I think Sylvia Woods carries the two instrumental albums, "The Legend of The
Scottish Harpers", volumes 1 & 2. I know they worked together and was on "A
Glint At The Kindling", but I was unaware that she had been a student of his;
I know she has a completely different attitude to taching than he does and I
was told she believes she has to unteach his students before she can teach
them. I took lessons from Robin for a few months, but I could never quite
master the coordination and my little lap harp only had 21 strings, not
enough to keep up the work on. However, I must say he was an excellent
teacher, never made me feel stupd no matter how bad I was. I learned more
about life and him and things Celtic than I did harp, but well, perhaps that
was what I was there to learn.
I have a lot of the old "Incredible String Band" vinyls too, but I far prefer
him as a bard to an experimental musician. That's where his real gift lies.
What's he doing in Wales? Living there with his family, as far as I know. I
lost touch with him 3 or 4 years ago and lost his address in the earthquake
we had in the San Fernando Valley a bit over 2 years ago. His U. S. post box
address in Los Angeles is no longer good, and I haven't managed to find the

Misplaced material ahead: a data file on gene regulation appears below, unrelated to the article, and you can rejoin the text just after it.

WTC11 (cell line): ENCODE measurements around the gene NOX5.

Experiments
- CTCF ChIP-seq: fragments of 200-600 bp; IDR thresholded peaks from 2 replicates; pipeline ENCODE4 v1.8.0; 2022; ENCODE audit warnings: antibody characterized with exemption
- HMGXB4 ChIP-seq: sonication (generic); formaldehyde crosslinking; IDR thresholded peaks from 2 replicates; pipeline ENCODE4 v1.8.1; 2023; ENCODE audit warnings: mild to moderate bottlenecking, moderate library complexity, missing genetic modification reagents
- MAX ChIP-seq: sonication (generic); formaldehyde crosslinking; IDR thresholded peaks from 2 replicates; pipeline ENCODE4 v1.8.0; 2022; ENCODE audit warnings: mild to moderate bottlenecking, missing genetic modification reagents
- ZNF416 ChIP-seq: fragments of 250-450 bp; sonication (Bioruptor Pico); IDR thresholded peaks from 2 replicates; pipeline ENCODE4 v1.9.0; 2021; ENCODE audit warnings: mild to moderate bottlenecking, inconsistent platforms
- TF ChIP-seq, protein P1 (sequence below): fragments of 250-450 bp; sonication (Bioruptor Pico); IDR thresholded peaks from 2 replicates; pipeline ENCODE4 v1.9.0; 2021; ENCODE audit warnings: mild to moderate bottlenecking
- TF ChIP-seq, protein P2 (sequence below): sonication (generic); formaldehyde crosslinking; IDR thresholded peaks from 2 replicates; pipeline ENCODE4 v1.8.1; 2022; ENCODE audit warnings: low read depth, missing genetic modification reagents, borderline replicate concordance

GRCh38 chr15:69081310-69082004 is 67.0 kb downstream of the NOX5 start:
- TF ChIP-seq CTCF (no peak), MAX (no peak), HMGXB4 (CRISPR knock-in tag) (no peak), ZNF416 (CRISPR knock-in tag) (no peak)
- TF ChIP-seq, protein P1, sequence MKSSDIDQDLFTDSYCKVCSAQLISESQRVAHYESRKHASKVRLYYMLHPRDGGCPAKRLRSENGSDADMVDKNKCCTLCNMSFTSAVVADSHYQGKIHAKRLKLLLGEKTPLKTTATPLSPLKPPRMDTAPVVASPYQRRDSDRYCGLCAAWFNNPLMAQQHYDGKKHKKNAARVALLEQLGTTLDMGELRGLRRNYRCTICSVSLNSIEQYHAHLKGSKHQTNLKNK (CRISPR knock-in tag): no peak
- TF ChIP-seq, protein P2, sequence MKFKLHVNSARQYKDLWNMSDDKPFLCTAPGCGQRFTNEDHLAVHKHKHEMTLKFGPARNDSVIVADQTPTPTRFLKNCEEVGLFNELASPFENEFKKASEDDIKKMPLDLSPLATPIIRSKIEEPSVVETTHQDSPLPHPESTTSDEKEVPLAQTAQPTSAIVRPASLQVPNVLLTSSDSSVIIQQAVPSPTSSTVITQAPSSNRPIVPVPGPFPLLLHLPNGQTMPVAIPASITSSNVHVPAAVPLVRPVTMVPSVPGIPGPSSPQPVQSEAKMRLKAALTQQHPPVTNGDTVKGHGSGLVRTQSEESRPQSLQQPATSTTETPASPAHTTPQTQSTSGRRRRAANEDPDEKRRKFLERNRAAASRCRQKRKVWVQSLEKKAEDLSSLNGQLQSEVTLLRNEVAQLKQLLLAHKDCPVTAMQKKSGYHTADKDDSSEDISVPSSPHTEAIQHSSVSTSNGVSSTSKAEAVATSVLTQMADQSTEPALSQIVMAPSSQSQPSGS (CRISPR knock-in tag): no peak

British one, which I believe is still good, at least for ordering tapes and
CDs, and he may still even be selling records. There are 3 books, "Selected
Poems", "Five Denials on Merlin's Grave", and "The Craneskin Bag" also, all
very worthy. The latter is a compilation of the Wee Jack stories and the
like. There is also one book he used to sell which has an expanded version
of his "Song of Mabon" in it, along with works from several other writers,
but it may be out of print.
He probably has a couple of new cassettes or CD's out. The last one I have
is songs for children, but I'm not sure if that's the title. I think I have
talked myself into going home and putting on Ten of Songs and lamenting about
Wallace's broken heart.
If you find out anything, please let me know. He was working on preserving
the last 8 acres of the Caledon Forest, and I am now representing the
Sherwood Forest Trust in England, a charitible trust, which is trying to
reclaim and replant Sherwood Forest, down from a strip which once ran 20
miles by 8 miles to scattered pockets of trees which now span about 3/4 of a
square mile. Quite a project.